Monday, January 27, 2014


I was recently startled to see that some of the people leaving comments on my Amazon review of Bill O’Reilly’s Killing Jesus believe that if I challenge the traditional story of how Jesus died, I must be arguing that the Gospel authors were liars. These people are assuming that the Gospel version and the traditional version are the same. In fact, they are not. The traditional story rides roughly over the full Gospel accounts, selecting a few details to fashion its vision and erasing a lot of others that point in another direction. I believe the Gospel authors were basically truth tellers who got many of the details right, possibly most, but changed a few (a very few). Tradition made even more radical changes.
At this point, I think it would be a good idea to list a few of the more notable differences between the two:
TRADITION: Judas betrayed Jesus. No ambiguity about it.
THE GOSPELS: Almost everything about Judas in all four Gospels is ambiguous. That includes the Greek word used to describe his deed, paradidomi. The Greek word for betray is prodidomi. None of the Gospels use this. Many scholars tell us that paradidomi simply means to deliver or convey with no connotation of betrayal whatsoever. Some scholars argue that betray is a secondary meaning of paradidomi, but no scholar, not even the most conservative, will claim it is the primary meaning. That makes its use in the Gospels highly ambiguous at the very least. That goes for almost all the other details about Judas. Nothing about him is clearly negative. The negative characterization of him in later tradition is all exaggerated spin. The original story is murky.
TRADITION: Jewish leaders condemned Jesus to death. It is very simple with no qualifications.
THE GOSPELS:  Luke does not have this, nor does John. Luke is also the author of Acts in which Paul says that Jewish leaders found nothing worthy of death in Jesus. The only place where something like the pronouncement of capital punishment appears is in the accounts of Mark and Matthew which are almost identical. But there, the announcement that Jesus deserves death is not accompanied by any explanation of according to whom does he deserve this, nor is it described as a judicial sentence. Mark/Matthew does not tell us if this was according to Jewish law or Roman law. Paul’s statement in Acts would preclude Jewish law and a Jewish death penalty.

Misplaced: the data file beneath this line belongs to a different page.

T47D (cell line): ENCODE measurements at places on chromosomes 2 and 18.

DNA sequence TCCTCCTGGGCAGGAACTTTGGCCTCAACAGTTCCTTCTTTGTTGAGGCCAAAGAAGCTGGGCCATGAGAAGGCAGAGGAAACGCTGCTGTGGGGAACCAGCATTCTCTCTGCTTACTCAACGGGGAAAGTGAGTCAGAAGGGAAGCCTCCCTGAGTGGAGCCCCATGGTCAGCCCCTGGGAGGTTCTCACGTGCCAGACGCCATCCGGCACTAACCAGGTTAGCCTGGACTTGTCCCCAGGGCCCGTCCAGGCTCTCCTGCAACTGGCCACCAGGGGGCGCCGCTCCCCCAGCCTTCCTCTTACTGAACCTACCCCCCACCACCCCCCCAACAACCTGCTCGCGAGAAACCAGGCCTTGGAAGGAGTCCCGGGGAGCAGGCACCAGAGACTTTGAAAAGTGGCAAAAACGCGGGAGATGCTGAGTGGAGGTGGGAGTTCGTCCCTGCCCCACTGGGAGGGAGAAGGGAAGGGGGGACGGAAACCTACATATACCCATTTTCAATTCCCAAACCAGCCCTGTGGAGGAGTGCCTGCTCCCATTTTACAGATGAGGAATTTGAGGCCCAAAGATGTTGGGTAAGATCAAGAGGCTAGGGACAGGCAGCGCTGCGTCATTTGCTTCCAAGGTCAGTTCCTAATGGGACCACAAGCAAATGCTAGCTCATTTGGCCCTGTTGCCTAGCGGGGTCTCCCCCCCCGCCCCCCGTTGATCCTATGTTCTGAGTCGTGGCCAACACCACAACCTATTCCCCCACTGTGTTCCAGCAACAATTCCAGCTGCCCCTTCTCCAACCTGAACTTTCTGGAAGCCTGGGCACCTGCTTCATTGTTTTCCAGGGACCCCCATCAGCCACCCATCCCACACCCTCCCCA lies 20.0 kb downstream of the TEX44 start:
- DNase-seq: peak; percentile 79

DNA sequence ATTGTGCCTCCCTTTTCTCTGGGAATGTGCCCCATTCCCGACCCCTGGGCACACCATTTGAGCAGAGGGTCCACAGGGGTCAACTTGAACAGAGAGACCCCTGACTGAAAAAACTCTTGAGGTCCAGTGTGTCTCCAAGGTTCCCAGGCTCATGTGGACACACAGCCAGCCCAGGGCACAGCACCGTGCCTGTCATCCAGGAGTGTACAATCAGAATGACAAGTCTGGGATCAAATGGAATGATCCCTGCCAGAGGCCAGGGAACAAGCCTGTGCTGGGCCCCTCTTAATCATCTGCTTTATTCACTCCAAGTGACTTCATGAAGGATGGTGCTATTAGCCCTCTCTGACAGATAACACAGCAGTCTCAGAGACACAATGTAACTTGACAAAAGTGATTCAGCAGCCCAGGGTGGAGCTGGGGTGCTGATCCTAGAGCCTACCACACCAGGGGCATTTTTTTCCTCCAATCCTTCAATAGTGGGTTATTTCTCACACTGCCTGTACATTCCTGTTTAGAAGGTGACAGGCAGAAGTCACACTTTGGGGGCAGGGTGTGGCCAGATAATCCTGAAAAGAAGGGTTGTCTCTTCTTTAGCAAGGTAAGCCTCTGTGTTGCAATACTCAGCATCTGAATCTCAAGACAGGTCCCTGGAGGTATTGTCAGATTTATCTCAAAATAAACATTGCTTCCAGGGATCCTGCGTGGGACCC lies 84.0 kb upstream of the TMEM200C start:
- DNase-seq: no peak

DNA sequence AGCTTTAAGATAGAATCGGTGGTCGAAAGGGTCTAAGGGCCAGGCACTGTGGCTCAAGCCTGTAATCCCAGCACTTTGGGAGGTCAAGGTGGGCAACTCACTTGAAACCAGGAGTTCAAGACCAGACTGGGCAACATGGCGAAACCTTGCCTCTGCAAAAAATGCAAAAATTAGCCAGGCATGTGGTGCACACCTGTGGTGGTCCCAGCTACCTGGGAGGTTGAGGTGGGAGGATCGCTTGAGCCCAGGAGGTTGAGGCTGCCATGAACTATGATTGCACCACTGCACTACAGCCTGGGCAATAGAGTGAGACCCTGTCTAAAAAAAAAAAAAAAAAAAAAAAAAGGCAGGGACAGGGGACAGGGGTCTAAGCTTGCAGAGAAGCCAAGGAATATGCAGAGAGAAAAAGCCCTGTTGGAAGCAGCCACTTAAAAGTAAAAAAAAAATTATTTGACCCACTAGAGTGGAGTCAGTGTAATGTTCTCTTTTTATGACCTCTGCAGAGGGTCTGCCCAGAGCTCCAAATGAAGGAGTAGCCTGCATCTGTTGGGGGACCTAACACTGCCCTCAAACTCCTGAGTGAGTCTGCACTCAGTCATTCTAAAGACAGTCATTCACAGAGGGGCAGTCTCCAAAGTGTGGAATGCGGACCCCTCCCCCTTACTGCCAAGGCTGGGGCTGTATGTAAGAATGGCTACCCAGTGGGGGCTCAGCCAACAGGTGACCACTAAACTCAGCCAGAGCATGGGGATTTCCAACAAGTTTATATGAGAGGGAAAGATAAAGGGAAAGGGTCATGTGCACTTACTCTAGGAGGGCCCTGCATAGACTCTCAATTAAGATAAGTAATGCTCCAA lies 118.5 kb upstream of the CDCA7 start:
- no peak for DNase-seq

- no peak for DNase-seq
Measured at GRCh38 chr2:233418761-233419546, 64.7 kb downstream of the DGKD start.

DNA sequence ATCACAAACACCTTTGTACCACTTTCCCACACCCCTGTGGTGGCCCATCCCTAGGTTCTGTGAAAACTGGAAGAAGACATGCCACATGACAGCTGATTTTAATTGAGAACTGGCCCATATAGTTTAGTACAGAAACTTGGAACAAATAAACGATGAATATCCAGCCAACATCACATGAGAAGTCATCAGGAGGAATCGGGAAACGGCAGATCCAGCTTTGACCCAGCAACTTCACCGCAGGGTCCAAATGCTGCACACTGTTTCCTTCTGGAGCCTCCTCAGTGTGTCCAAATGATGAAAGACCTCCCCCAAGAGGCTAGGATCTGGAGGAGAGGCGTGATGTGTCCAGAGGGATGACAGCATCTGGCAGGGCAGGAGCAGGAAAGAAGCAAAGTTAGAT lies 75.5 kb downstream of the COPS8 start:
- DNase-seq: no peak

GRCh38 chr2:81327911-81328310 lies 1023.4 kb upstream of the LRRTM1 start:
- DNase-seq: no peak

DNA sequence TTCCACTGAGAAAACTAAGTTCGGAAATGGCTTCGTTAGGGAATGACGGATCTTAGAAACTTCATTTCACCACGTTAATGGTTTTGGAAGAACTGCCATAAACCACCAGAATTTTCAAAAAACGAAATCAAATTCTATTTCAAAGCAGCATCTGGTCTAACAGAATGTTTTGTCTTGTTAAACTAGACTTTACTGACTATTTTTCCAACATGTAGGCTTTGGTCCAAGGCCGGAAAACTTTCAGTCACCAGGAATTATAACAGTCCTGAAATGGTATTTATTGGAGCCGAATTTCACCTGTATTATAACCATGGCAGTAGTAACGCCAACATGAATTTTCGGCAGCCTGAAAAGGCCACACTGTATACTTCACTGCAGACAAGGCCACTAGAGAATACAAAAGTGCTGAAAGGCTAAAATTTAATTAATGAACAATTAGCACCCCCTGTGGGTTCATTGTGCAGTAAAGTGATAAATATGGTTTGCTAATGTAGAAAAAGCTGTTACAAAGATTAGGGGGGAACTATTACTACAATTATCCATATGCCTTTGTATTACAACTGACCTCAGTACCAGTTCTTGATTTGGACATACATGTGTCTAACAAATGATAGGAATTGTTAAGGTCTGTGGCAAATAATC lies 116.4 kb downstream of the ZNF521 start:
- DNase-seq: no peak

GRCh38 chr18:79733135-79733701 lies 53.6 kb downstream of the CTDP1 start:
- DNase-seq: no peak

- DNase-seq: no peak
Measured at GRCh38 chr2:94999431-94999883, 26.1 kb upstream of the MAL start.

TRADITION: Pilate offers the crowd a choice of freeing either Jesus or Barabbas, a criminal.
THE GOSPELS: This is where the Gospels and tradition are closest, but even here, there are some differences. Pilate does appear to be offering the crowd a choice in all the Gospels (except possibly in Luke; the oldest copies of this Gospel do not have a verse relating that Pilate offers the crowd a choice). But only Luke and John present Barabbas as a criminal. Mark and Matthew do not identify him as such or state his crime. Also, Matthew calls this freeing of prisoners a custom (which no historical source confirms), but there are early manuscripts of Mark in which he seems to reporting this as a one-time event. The full Gospel story leaves the reason for Barabbas’ release in some ambiguity. This should make us suspicious that a Jewish crowd ever called on Pilate to crucify Jesus, a rabbi (a historically unlikely event to begin with).
What does all this add up to? The Gospels give us reason to doubt the traditional story. Since many people, not only Jesus’ followers, would have been discussing these events at the time they happened, the Gospel authors had to have accurately preserved many details, otherwise no one would have believed their version. But Jewish leaders persecuting Jesus and Judas betraying him are not good explanations of these details. If Judas betrayed Jesus, why not just use the right word for this? If Barabbas was a criminal, why don’t Mark and Matthew say so? If Jewish leaders tried Jesus and condemned him to death, why don’t Luke and John clearly tell it this way? These questions are just the tip of the iceberg. There has to be a better theory to account for all this.
There must have been a Judas and a Barabbas and a meeting between Jewish leaders and Jesus, but none of these things have quite the anti-Jewish spin in the Gospels that the traditional version gives them. It is possible to draw a much better theory of the original, historical event out of the Gospel story. That’s what my books are for.
© 2014 Leon Zitzer

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